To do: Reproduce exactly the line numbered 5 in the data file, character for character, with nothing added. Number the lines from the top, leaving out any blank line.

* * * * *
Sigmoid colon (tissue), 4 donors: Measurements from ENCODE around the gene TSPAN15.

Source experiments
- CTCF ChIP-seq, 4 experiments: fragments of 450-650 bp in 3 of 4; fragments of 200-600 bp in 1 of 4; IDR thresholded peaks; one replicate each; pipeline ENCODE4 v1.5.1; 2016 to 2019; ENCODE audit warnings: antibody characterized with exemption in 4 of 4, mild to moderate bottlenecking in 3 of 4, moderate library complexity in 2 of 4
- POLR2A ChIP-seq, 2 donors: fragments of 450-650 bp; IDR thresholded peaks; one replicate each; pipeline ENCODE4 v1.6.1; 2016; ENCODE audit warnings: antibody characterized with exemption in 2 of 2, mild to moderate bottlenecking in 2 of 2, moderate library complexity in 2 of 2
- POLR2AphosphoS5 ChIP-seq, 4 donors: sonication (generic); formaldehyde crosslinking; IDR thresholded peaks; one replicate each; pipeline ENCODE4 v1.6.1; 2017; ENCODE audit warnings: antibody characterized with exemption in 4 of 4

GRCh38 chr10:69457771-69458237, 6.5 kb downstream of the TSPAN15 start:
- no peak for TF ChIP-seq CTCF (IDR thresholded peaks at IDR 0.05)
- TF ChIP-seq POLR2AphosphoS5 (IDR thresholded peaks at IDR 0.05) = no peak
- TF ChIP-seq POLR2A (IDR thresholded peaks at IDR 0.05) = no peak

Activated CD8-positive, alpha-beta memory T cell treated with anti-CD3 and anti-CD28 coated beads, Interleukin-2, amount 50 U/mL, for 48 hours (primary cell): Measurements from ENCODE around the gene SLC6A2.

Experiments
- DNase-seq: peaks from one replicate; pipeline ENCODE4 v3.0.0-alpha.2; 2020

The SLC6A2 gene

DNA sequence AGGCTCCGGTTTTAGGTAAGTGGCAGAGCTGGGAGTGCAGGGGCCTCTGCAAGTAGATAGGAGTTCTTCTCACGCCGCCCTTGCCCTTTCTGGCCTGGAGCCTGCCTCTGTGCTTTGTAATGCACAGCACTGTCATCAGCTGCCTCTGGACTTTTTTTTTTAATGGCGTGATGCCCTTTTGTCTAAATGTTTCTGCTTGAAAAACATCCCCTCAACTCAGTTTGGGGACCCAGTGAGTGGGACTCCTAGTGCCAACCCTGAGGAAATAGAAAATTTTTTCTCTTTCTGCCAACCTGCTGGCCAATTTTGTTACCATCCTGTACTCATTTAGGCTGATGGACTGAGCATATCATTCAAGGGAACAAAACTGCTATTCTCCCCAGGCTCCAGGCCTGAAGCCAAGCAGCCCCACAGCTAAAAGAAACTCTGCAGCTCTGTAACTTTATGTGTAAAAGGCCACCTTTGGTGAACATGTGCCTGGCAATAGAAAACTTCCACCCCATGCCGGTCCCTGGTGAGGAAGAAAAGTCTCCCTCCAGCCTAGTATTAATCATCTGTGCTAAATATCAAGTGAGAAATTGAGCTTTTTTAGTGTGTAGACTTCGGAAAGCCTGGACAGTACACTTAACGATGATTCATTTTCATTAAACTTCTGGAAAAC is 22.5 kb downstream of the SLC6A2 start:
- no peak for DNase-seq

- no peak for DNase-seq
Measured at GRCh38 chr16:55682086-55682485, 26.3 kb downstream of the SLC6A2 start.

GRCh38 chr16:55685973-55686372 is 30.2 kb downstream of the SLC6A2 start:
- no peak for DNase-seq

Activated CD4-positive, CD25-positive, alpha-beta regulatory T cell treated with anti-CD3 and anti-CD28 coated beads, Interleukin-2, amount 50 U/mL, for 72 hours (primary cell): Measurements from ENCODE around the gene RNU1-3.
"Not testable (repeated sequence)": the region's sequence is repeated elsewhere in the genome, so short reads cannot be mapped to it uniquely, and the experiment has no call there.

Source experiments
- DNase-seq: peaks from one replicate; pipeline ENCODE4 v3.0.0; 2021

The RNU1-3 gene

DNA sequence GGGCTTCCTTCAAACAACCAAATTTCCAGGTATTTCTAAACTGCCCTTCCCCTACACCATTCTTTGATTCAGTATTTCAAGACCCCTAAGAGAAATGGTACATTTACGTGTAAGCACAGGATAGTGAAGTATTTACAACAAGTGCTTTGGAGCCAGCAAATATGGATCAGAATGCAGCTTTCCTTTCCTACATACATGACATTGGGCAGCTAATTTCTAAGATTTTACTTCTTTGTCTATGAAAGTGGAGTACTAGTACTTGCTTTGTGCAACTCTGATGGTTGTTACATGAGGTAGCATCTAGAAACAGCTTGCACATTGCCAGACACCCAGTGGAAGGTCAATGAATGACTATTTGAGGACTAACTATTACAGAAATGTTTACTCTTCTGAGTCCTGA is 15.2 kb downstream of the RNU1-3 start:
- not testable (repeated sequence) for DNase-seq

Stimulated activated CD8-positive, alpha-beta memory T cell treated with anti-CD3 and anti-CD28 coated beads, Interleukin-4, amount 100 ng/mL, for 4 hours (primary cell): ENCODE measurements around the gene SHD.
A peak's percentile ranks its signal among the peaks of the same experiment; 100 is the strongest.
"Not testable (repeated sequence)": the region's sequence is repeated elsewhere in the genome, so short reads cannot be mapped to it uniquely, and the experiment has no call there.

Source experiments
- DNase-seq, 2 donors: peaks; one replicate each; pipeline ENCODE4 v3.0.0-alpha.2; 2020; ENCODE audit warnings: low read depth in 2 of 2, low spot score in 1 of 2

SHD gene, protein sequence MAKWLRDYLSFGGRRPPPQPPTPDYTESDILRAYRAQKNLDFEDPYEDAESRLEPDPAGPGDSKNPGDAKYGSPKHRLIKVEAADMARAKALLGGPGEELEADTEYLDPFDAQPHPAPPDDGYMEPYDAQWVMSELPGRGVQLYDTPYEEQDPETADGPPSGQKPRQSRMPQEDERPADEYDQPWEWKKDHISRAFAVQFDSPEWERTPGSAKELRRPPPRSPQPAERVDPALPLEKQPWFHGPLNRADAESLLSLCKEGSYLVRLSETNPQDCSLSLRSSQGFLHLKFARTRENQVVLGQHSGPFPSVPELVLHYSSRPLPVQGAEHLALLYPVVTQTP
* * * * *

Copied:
- POLR2AphosphoS5 ChIP-seq, 4 donors: sonication (generic); formaldehyde crosslinking; IDR thresholded peaks; one replicate each; pipeline ENCODE4 v1.6.1; 2017; ENCODE audit warnings: antibody characterized with exemption in 4 of 4